, a leading ANC politicians as well as the leader of the South African Communist Party. This had been the first political assassination in almost 30 years, and many believed that previous mutual restraint had signalled an unwritten agreement between blacks and whites not to target one-another s leaders.
The ANC urged restraint on its members, hoping that something fruitful could emerge out of the death of Hani, that his death would at least induce some kind of urgency into negotiations. Meanwhile ANC Youth leaders rejected peace calls. One speaker announced to a rally in Pretoria: “It is time we told the leadership that enough is enough . . . now is the time to hit back” (Times, 13 April). In a country where peaceful demonstration has been met with violence and force, and where the black majority has for so long been denied the right of the ballot box to voice their wishes, it is little wonder that many still feel that violence can be the only tool of reform.
Hani’s murder has a deadly logic for those in South Africa who hope to gain by it. those who are attempting to upset reform and derail negotiations at any cost, who will deny the black majority any rights, even if it means civil war. Thankfully their numbers are few. They include the likes of Eugene Terrcblanche, the AWB leader whose hypocritical view of the death of Nani was of an “atrocious deed”. But whatever the latent motives were for the death of Hani, his assassination does not seem to have dowsed the flame of reform. On 15 April the South African government reacted to the current crisis by tentatively promising to hurry along constitutional reform.
It looks likely that in the near future an electorate with enfranchised blacks in the majority will have voted in a new constituent assembly and a power-sharing government of national unity holding power for five years, headed, probably by Nelson Mandela. The ANC are in favour of a government of national unity of limited duration. but have opposed a five-year power-sharing plan. De Klerk, however, appears to be in the better bargaining position. How smaller factions within South Africa will react remains to be seen. The extreme right-wing AWB will never be placated, neither will comfort be found in the Inkatha camp where Chief Buthelezi
has warned of civil war should the ANC and De Klerks National Party reach an agreement to share power on their own. In any event, a future South Africa will probably be a highly devolved federation, with local and regional rights entrenched.
The negotiations have been taking place against the background of a South African economy in turmoil. Employment between 1991 and mid-1992 contracted by five percent and there is a continuance of capital flight—six billion Rand last year and 40 billion Rand since 1985. It is only a matter of time before the finger of blame is pointed. Should the economy continue to collapse Mandela will be blamed as much as De Klerk.
Much has been compromised by the ANC since Mandela was released. Black majority rule has been sacrificed for a share in an interim government of national unity, in which parties with a minimum percentage of support will be given representation. Similarly, the ANC ultimate goal of a “socialist society” has been sacrificed for a share in a government with a proven track record of capitalist management.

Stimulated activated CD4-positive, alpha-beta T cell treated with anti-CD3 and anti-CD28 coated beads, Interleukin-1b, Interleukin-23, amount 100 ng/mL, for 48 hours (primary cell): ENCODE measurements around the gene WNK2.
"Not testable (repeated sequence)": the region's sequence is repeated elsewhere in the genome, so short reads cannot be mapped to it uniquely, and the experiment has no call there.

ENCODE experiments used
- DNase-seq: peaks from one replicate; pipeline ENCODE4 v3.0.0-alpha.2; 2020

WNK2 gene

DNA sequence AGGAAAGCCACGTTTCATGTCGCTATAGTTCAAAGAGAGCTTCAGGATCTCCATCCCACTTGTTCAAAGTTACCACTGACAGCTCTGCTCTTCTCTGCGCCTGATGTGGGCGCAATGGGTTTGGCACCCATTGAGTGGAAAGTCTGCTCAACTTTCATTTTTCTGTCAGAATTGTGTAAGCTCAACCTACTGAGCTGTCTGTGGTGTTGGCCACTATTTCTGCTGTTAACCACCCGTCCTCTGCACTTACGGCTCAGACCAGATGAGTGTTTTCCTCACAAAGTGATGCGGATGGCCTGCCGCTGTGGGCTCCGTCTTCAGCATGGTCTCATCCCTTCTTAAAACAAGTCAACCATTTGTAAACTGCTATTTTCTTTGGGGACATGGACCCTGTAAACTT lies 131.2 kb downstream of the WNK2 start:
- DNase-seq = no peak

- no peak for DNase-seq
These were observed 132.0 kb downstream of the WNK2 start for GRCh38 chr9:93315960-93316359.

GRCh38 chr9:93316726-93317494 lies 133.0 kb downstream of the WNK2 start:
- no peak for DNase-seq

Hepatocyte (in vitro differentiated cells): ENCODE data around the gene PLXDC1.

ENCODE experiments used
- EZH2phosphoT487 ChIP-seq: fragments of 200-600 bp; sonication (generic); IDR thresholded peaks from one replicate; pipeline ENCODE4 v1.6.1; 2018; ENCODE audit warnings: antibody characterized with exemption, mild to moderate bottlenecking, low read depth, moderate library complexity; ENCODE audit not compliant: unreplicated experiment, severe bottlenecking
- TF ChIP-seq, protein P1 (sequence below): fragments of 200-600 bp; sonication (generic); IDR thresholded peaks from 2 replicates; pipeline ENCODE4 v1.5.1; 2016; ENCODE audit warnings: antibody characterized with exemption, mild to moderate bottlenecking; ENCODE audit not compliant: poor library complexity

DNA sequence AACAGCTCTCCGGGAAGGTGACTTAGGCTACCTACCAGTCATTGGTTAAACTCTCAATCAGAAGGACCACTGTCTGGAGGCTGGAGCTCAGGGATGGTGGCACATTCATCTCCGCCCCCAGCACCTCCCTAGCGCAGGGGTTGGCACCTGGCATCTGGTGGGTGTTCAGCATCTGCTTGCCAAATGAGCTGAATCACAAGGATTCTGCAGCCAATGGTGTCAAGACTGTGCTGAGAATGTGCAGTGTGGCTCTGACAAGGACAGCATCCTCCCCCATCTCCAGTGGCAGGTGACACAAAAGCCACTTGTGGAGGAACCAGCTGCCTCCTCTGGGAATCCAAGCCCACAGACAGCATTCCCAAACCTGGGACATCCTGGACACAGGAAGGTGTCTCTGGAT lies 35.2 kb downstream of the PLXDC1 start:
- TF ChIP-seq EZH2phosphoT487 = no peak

There are now claims that the ANC elite are the new South African free marketeers, courting white businessmen and aspiring to their lifestyle. Recently the Johannesburg Weekly Mail ran a piece by a disillusioned ANC supporter, who questioned the contrasting lifestyles of the ANC elite and the black majority they represent: Mandela lives in a lavish suburb of Houghton; Zini Mandela’s honeymoon was financed by a wealthy white businessman; Allan Boesak now enjoys an extravagant lifestyle. “Are there gifts from the South African white economic elite?” asked the ANC member, “is our human suffering under apartheid rule so cheap to be bought by gifts from the white racists?”
Professor Heribert Adam, noted South African observer, commented:
On the part of the ANC/SACP, socialism has been reduced to anti-trust legislation and affirmative action. Lenin may still be quoted, but the World Bank, it seems, exerts a stronger pull . . . The more far-sighted sections of the business elite ingratiate themselves with any political leadership. (Guardian. 17 April)
The legalization of the ANC has much to do with this. Once legalized, given legitimacy, they struggled for acceptability, and were easily discredited when Winnie Mandela was indicted on charges of kidnapping and murder, and when news broke about ANC detention and torture camps. The government could even use the Inkatha movement and their own defence forces against the ANC in acts of intimidation, knowing that any backlash would damage the new moderate image of the ANC. The only way the ANC could gain acceptability in the eyes of the white minority was by sacrificing some of their long-held views and recognizing the economic system, as run by the white capitalist elite.
For the ANC there is no going back now, only forward, forward with a perspective tainted by the capitalist economic values of the white minority. The ANC now want sanctions lifted, condemn acts of violence and aggression, and frown upon the kind of demonstrations they backed only six months ago at Ciskei.
“Our ideal is a socialist society”, said Chris Hani a few months before his assassination. “socialism is the best and most cohesive system for South Africa” (Guardian, 15 February). Ironic words, true socialists will agree, in light of recent events. Socialism (not the state capitalism Hani had in mind) is indeed a “most cohesive system”, but only on a world scale. Socialists, however, will not fail to welcome recent developments in South Africa. A South Africa with universal suffrage can only bring the realization of world socialism a step closer when the chains of capitalism begin to rust through and the world’s working class begin to voice objection through the ballot box.